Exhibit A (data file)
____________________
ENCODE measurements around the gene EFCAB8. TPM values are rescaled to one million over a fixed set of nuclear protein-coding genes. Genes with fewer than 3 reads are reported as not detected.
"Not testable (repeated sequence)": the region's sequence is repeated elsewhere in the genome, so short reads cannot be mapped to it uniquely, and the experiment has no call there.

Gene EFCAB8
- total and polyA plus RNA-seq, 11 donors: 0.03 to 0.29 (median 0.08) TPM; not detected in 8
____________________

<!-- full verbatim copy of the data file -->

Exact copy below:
ENCODE measurements around the gene EFCAB8. TPM values are rescaled to one million over a fixed set of nuclear protein-coding genes. Genes with fewer than 3 reads are reported as not detected.
"Not testable (repeated sequence)": the region's sequence is repeated elsewhere in the genome, so short reads cannot be mapped to it uniquely, and the experiment has no call there.

Gene EFCAB8
- total and polyA plus RNA-seq, 11 donors: 0.03 to 0.29 (median 0.08) TPM; not detected in 8